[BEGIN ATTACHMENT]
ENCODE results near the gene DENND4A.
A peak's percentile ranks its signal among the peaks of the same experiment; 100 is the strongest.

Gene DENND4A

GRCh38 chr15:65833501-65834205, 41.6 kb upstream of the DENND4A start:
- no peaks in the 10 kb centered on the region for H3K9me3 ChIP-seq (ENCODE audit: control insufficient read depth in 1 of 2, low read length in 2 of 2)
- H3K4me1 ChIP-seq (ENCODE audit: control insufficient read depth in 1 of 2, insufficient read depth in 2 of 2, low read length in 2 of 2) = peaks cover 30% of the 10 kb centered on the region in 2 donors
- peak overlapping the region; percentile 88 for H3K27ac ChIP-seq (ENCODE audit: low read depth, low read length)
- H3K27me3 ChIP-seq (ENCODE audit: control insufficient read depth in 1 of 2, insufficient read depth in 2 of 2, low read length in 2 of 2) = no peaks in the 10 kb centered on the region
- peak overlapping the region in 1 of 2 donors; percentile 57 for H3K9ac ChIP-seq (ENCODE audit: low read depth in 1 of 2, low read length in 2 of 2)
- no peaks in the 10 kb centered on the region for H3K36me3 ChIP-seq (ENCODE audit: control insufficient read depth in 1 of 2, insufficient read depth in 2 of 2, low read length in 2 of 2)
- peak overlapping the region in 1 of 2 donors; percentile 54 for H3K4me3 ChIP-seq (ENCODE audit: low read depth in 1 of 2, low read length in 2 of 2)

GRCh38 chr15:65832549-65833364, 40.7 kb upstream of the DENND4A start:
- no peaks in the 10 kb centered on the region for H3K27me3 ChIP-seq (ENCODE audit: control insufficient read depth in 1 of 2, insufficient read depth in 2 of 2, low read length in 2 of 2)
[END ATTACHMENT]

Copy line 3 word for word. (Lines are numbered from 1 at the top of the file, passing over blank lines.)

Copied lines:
Gene DENND4A